Engineers have designed a soft, lightweight and potentially low-cost neuroprosthetic hand that has the potential to change the lives of amputees.
A combined research effort between MIT and Shanghai Jiao Tong University found that amputees who tested the artificial limb performed daily activities equally as well, if not better, than those with more rigid neuroprosthetics.
Professor Xuanhe Zhao from MIT’s Department of Mechanical Engineering told create that the research team developed a computer model linked to a pressure pump to robotically mimic a person’s intended motions.
“We developed models that can predict the deformation of the hand under applied pneumatic pressures,” he said.
An algorithm then “decodes” muscle signals and relates them to common ways of grasping the hand.
“The models can guide the design of the hand to achieve desired grasps under programmed pressures,” he said.
Neuroprosthetics is an exciting field of biomedical engineering concerned with developing highly articulated bionic limbs to substitute for impaired motor, sensory or cognitive functions, engineered to sense a user’s residual muscle signals.
Zhao said the key advance in their research is enabling tactile feedback by stitching a pressure sensor to each fingertip, which when touched or squeezed produces an electrical signal proportional to the sensed pressure.
“One challenge is how to inform the amputee of different levels of touch pressures,” he said. “We tuned the frequency of the electrical stimulation — a higher frequency corresponds to a higher touch pressure.”
How it works
Most neuroprosthetics control individual fingers using mounted electrical motors, but the researchers instead developed a simple pneumatic system that precisely inflates and bends fingers in specific positions.
Critically, this system, including a small pump and valves, can be worn at the waist, significantly reducing the prosthetic’s weight.
The pneumatic system receives signals from electromyography (EMG) sensors that measure electrical signals generated by motor neurons to control muscles. The sensors are fitted where the prosthetic attaches to a user’s limb, meaning the sensors can pick up signals from a residual limb, such as when an amputee imagines making a fist.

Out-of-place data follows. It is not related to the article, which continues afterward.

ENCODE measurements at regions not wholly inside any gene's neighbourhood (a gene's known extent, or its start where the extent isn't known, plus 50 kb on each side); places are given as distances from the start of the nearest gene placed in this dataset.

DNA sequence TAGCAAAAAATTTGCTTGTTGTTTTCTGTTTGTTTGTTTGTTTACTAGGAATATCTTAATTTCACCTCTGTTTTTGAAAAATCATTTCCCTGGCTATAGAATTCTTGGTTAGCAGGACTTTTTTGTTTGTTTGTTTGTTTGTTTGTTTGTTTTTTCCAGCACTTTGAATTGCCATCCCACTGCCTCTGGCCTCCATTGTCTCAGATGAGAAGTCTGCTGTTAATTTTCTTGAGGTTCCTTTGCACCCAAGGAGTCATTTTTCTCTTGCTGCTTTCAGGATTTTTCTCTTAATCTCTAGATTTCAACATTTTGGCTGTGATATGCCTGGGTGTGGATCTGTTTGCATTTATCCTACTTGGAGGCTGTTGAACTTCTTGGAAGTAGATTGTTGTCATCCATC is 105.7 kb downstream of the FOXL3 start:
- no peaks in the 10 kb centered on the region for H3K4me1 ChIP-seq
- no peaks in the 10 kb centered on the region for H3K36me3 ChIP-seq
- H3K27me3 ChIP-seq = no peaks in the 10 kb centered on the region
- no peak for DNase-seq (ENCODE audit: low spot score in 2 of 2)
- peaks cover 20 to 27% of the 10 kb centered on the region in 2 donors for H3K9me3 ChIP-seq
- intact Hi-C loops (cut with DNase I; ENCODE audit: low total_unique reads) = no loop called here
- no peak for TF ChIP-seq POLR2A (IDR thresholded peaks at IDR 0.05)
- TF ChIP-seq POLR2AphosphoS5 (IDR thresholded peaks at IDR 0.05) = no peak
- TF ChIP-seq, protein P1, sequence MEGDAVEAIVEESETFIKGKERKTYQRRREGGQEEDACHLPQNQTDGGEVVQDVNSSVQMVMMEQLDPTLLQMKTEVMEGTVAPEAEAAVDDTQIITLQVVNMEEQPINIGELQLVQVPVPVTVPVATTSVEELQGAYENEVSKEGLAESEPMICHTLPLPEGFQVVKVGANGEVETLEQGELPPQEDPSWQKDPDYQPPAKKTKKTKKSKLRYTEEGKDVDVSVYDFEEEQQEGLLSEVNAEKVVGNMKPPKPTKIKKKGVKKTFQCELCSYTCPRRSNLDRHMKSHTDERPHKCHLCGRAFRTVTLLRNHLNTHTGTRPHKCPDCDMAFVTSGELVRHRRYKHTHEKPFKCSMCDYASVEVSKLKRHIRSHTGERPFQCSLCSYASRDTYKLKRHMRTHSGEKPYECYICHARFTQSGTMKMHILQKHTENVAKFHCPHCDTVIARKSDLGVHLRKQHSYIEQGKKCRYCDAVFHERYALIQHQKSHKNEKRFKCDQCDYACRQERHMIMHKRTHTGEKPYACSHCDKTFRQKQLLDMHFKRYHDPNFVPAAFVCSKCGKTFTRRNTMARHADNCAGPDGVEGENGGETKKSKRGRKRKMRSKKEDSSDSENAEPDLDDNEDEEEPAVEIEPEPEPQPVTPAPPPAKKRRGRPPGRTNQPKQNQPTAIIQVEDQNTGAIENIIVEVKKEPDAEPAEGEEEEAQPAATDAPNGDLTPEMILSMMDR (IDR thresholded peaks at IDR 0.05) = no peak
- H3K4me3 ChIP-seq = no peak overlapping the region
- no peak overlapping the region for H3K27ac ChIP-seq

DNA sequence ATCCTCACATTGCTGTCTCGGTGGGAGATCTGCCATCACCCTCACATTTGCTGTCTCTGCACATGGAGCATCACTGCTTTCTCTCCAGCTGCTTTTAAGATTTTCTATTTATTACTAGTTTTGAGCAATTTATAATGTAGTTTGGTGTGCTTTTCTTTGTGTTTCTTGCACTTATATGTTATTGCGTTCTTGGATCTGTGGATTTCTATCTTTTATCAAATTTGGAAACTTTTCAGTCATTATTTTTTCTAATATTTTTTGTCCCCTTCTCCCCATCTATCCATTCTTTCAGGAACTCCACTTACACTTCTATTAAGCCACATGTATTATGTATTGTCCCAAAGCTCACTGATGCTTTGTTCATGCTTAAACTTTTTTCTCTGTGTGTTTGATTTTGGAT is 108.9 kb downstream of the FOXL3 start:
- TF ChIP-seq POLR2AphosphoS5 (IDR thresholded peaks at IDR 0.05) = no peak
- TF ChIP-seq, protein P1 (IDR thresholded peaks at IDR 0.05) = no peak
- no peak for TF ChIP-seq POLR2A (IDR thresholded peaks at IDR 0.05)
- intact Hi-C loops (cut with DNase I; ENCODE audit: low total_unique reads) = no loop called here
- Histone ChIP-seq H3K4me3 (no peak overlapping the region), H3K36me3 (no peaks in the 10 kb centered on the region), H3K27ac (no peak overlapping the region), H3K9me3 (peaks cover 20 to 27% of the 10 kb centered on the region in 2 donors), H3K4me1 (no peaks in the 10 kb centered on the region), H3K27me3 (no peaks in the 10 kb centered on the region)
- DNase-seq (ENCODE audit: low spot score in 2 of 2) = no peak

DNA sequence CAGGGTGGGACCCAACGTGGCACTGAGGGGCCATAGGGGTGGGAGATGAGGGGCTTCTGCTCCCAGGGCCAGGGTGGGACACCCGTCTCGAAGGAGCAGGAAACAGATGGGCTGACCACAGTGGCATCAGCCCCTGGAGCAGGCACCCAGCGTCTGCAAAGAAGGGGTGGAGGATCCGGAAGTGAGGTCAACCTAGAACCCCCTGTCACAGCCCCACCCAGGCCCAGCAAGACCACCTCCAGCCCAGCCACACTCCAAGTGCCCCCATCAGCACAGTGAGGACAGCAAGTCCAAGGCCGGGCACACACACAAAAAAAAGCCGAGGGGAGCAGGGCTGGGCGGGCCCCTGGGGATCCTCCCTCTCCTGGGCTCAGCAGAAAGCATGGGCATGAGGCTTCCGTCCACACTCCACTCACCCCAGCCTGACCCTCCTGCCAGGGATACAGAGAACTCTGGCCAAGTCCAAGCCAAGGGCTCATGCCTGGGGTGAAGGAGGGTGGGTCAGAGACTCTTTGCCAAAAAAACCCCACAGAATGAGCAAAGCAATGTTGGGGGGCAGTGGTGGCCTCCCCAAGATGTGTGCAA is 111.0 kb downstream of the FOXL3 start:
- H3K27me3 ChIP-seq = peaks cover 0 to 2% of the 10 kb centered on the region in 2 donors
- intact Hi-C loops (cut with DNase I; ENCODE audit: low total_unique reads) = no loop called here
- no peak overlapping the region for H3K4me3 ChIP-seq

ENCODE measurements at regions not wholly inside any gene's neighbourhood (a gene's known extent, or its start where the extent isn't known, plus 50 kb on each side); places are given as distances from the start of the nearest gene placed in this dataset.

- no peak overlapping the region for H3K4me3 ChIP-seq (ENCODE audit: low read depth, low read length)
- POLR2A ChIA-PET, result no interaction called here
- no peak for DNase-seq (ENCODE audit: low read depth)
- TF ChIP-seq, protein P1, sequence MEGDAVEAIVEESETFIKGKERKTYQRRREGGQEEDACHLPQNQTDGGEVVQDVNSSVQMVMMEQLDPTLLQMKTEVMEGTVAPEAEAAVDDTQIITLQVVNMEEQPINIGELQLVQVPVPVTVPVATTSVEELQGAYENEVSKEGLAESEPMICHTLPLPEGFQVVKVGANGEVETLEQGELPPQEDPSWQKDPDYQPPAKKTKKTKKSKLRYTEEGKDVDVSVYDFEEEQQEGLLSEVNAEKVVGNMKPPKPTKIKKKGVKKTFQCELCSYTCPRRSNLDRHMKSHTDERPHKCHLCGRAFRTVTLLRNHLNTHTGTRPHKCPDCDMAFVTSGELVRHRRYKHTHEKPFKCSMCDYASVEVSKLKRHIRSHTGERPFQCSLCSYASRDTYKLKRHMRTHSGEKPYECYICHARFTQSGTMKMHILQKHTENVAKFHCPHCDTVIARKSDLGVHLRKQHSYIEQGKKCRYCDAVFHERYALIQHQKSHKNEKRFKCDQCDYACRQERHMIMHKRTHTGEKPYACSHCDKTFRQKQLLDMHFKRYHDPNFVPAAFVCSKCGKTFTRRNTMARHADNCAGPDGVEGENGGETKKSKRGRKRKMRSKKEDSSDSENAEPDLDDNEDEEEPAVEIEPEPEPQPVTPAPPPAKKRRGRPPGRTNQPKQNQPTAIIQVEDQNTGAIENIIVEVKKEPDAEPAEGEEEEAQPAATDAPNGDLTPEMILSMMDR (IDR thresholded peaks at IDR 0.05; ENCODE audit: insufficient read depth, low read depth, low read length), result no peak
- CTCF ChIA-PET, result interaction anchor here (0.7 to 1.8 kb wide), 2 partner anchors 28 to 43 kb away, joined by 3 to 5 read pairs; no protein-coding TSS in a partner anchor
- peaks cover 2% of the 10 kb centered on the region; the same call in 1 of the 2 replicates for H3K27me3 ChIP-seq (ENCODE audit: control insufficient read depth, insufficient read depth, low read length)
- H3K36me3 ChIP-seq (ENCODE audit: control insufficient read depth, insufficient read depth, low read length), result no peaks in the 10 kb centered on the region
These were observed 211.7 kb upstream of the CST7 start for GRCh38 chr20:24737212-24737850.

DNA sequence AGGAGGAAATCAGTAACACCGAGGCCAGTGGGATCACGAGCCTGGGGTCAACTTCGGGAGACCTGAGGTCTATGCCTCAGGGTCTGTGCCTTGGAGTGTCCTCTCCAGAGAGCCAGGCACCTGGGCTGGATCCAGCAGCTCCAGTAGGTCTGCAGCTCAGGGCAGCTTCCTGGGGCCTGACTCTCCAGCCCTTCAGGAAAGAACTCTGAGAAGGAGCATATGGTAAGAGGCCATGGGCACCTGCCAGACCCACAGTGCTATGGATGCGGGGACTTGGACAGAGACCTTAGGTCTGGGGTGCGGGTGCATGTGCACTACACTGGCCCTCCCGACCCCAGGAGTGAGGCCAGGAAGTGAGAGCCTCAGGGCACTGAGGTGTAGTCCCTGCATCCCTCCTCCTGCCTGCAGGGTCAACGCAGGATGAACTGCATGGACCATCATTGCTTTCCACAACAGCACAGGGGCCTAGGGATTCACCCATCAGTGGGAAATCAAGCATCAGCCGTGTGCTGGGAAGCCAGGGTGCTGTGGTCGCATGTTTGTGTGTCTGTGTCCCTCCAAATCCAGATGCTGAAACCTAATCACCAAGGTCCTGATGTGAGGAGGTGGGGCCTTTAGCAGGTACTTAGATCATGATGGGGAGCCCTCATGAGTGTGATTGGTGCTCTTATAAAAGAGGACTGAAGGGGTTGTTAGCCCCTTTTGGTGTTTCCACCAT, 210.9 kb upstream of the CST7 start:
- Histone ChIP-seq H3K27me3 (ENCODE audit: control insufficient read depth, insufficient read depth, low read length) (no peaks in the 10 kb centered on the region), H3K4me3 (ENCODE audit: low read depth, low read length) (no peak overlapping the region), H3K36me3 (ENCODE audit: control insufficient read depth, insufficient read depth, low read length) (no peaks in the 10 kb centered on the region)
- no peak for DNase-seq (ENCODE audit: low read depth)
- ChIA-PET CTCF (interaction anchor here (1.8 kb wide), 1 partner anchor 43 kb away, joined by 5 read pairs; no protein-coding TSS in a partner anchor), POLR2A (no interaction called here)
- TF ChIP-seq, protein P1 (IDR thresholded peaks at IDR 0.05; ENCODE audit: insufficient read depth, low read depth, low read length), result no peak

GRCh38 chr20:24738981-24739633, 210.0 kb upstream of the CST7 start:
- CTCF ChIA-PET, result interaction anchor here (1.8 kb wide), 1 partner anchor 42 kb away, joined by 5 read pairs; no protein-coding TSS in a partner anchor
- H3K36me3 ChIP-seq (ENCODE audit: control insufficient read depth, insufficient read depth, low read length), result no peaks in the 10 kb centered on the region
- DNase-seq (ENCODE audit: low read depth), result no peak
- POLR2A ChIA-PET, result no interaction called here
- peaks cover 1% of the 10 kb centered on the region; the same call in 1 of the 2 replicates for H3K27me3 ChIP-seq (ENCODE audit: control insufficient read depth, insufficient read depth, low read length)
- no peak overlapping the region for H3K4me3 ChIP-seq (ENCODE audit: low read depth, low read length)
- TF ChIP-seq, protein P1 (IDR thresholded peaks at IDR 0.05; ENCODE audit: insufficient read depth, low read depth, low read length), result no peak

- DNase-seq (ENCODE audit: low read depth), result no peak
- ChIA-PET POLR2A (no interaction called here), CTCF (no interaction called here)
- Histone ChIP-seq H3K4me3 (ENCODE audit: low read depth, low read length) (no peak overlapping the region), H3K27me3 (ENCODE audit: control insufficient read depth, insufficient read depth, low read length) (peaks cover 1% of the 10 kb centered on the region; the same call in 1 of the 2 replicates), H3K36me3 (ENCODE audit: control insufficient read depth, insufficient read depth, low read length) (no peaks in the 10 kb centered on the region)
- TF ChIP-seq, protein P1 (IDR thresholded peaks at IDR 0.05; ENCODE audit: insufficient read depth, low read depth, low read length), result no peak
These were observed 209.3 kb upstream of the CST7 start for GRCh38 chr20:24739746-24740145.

The key to the breakthrough developed by Zhao and his colleagues is a controller that directs the pneumatic system to inflate the fingers in positions that mimic five common grasps, such as pinching two and three fingers together, making a fist into a ball, and cupping the palm of the prosthetic hand.
“This design can be improved with better decoding technology, higher-density myoelectric arrays and a more compact pump that could be worn on the wrist,” he said.
Zhao believes incorporating different grasp types — which allow for activities such as zipping a suitcase, pouring juice and petting a cat — is only the beginning of what they can achieve.
“We want to customise the design for mass production, so we can translate soft robotic technology to benefit society,” he said.
Lightweight and low cost
The smart hand is soft and elastic, and is only a fraction of the weight and material cost associated with more rigid smart limbs. It weighs about 250 grams and is made up of components costing about US$500.
Zhao cautioned that the prototype is not yet a product, but the performance is already similar or superior to existing neuroprosthetics.
“We are improving the speed, force and dexterity of the soft neuroprosthetic hand, while maintaining its long-term durability and reliability,” he said.
“We are also improving the interfaces between the soft neuroprosthetic hand and the human body, including myoelectric control and tactile feedback.
“Overall, we hope the work will eventually help thousands to millions upper-limb amputees with lightweight, low-cost soft neuroprosthetics.”
Brave new world
While neuroprosthetics research undoubtedly has huge potential, there is some concern about some of the commercial interest in the technology.
Facebook has part-funded research by scientists from the University of California at San Francisco and the University of California at Berkeley that produced a device that could connect the brain of a stroke victim directly to a computer with software to interpret their thoughts.
This form of neuroprosthetics replaces broken connections in the brain, spinal cord and nerves, allowing people to walk, hold objects and even speak again — but at the same time is effectively reading their mind.
While the system has so far only been trialled on one patient, and is only about 50 per cent accurate, the funding from Facebook has raised some ethical concerns.
The tech giant is continuing to develop neuroprosthetics that will connect computers to other parts of the nervous system, for example by detecting electrical signals from muscle twitches.
Another Silicon Valley billionaire, Elon Musk, has formed Neuralink, part-funded by Google Ventures.
Neuralink is said to have experimented with putting a chip into a monkey’s skull and used “tiny wires” to connect it to its brain and play video games with its mind.
According to Musk, Neuralink wants to develop these chips for quadriplegics with brain or spinal injuries to “control a computer mouse, or their phone, or really any device just by thinking”.